“Corporate wellness” can mean a lot of different things depending on who you are asking.  Does it mean HRA screenings? Healthy lunches? Mindfulness practices?  Or even, nap rooms?  The answer can be any combination of these alongside many others.  

So, what should you be focusing on when investing in your [hopefully] all-encompassing corporate wellness program?


Cover your bases

Okay, so you’ve started your wellness platform with HRA screenings and identified that your population has varying illnesses.  That is step one.  You now need to be able to give them an outlet for reducing their illnesses by being proactive.  

This could mean partnering with a fitness or a mental health vendor, or both.  Wellness programs, in fact, have morphed into hydra-headed beasts of “well-being”—with corporations relying on vendors not just to promote exercise, but to also help employees attain mental, emotional, spiritual, and even financial health.  

In determining what programs to invest and implement, step one is always identifying the issues and step two is establishing partnerships with vendors that will help reduce those issues for your population.


Pick wellness partners that don’t pick your pocket

More than three in five organizations have budgets devoted to wellness, but how do you ensure the money is going towards making a difference versus. going to waste?

One good place to start is to make sure the vendor you partner with is clear about where your dollars are actually going.  Partnerships involve trust, and trust is easily established when both parties are clear on their expectations.  Make sure you aren’t paying just to pay.  An ideal situation would be to only pay for employees who are actively engaged in the program your vendor is providing.  The less waste, the better.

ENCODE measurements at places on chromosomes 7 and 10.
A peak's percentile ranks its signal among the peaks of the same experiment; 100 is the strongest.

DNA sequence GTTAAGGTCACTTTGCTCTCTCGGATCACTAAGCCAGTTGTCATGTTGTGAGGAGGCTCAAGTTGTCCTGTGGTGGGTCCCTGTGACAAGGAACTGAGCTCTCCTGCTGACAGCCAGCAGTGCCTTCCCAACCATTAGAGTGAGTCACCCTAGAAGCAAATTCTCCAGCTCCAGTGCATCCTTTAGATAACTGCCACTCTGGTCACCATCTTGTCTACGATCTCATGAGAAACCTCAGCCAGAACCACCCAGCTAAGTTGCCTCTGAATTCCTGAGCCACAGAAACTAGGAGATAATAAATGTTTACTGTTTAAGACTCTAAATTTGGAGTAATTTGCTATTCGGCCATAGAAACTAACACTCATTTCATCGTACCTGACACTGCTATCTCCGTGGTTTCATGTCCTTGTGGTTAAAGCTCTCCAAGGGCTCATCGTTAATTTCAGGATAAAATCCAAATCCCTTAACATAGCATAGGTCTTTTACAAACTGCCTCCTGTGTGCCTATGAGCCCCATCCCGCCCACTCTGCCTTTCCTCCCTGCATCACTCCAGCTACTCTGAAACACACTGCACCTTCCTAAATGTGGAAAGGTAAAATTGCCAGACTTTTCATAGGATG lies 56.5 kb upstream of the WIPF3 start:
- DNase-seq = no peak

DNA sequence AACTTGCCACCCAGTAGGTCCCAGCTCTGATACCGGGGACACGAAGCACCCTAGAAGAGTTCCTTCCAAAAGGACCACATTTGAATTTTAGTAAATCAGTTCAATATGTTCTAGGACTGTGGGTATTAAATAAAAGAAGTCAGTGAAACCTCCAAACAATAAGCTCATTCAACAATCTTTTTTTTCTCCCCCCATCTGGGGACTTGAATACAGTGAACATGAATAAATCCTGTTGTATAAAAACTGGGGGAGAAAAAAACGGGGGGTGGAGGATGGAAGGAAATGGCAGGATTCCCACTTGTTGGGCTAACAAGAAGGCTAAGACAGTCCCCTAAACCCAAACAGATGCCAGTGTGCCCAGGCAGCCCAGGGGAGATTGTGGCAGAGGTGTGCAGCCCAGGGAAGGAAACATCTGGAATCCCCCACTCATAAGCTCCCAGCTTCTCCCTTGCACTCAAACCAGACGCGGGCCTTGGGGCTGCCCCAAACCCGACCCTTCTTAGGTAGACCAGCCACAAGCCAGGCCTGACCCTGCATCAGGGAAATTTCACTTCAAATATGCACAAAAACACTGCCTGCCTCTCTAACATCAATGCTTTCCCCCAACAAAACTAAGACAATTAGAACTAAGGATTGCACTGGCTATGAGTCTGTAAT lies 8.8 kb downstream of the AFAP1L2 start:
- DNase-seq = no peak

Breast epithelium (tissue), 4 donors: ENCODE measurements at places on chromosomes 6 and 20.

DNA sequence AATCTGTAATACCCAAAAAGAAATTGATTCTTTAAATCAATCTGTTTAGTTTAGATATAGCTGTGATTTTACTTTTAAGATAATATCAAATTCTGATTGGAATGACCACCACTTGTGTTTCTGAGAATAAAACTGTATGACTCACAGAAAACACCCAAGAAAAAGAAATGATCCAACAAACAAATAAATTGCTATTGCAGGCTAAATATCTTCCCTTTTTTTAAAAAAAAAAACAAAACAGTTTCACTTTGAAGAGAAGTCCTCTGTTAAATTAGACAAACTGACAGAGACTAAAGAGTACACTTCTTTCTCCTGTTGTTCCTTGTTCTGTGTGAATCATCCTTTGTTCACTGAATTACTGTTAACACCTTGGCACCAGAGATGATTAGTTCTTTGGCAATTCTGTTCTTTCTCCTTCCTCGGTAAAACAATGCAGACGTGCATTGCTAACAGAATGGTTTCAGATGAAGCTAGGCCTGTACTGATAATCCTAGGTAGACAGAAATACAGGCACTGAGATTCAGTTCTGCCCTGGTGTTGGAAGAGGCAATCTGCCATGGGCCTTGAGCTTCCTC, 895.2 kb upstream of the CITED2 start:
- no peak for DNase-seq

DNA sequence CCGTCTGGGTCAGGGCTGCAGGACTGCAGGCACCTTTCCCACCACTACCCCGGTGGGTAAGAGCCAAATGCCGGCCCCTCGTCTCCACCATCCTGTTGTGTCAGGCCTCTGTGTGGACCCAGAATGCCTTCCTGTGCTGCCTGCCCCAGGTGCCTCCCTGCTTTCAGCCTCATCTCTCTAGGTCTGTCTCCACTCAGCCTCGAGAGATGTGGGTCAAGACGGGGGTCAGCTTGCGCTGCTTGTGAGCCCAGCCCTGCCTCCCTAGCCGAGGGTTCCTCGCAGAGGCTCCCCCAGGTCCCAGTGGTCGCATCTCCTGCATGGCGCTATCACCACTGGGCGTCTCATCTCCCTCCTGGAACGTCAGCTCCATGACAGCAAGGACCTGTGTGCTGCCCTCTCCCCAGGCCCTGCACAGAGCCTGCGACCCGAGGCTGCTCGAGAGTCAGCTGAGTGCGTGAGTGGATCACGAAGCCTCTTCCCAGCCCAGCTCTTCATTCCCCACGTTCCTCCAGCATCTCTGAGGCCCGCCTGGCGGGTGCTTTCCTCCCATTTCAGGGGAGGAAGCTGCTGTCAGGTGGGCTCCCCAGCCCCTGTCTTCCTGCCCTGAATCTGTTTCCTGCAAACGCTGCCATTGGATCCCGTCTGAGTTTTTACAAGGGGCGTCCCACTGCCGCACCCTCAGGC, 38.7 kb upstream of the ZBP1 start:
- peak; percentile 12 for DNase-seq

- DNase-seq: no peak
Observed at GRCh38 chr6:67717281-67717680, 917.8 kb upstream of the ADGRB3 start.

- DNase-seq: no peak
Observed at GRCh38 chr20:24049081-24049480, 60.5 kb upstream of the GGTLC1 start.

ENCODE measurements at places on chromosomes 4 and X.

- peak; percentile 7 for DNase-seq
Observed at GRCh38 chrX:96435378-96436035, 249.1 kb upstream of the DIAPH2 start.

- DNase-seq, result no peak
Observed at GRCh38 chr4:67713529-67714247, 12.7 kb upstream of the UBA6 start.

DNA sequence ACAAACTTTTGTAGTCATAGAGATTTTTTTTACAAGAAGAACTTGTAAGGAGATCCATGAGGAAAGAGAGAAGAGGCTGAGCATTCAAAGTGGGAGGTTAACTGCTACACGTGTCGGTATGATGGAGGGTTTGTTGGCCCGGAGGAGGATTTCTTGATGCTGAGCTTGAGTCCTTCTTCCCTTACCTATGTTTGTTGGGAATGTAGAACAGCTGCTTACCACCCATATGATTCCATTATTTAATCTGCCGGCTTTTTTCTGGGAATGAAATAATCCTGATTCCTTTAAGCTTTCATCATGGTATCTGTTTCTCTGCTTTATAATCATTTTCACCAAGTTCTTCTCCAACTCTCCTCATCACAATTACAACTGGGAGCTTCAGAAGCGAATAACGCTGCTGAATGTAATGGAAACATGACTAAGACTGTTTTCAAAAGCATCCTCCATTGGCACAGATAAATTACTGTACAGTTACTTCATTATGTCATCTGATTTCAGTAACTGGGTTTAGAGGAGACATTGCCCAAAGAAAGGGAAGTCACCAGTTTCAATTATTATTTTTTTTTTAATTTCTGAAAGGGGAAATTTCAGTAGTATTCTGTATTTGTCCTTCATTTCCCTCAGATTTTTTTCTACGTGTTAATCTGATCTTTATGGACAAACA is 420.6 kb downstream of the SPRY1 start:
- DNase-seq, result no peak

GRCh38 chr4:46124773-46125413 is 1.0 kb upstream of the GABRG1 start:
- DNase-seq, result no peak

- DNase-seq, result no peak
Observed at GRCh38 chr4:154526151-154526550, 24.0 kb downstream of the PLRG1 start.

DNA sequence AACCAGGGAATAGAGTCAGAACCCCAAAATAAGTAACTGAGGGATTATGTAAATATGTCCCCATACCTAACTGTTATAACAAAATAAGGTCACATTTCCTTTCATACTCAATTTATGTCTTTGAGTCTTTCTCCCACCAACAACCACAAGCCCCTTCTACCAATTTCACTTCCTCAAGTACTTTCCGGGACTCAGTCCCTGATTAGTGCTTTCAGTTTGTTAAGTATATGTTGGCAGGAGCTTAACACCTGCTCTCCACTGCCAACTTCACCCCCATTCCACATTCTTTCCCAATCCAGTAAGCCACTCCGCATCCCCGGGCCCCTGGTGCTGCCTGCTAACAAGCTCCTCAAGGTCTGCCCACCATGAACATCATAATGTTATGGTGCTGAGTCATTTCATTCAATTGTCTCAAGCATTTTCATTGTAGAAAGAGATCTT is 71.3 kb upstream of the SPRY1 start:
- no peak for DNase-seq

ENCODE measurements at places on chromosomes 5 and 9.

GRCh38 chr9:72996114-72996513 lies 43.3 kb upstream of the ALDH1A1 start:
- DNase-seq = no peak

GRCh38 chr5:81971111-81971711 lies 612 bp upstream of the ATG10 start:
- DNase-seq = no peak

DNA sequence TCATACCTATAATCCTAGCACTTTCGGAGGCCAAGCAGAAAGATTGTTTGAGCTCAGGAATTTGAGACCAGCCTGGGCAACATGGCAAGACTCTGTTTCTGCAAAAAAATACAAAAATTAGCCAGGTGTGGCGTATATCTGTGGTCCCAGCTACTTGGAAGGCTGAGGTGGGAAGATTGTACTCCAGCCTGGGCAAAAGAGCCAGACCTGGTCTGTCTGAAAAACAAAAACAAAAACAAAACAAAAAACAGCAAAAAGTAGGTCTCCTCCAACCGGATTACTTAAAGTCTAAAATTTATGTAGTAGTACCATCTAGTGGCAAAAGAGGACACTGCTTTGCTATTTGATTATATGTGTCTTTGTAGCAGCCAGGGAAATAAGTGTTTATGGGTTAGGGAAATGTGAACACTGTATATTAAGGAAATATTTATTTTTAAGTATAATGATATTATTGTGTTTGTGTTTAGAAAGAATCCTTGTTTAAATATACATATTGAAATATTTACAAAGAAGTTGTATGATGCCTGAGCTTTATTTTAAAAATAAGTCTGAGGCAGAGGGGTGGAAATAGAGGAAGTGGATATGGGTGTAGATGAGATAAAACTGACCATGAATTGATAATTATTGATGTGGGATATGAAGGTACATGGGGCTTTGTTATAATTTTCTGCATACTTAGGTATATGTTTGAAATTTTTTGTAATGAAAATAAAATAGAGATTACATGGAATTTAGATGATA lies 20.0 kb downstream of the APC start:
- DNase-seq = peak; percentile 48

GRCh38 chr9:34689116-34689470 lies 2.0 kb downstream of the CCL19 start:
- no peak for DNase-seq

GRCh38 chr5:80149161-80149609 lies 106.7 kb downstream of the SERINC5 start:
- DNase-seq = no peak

RESULTS: data, ROI, and engagement

When it comes to corporate wellness, you want to place your focus more on quantitative measurements over qualitative. Hearing anecdotes from your employees are great, but the hard data is even better.

Make sure whomever you are working with is able to provide some sort of data so that you are able to determine your ROI.  Engagement in the program is a great place to start.  Of course, if your employees are not utilizing the platform, you will not be seeing much of a return. A PWC survey found that 67% of respondents were looking at expanding and making their current corporate wellness programs more efficient. Efficiency includes engagement, bang for your buck, and ultimately, ROI.

With a variety of Corporate Wellness programs out there, it is easy to have wellness ADD.  You will do best when you stay focused on establishing a program that addresses your population’s needs, reduces wasteful spending, and provides cold hard data so you can determine your ROI. Stay focused, and reap the benefits of a healthier and happier population.

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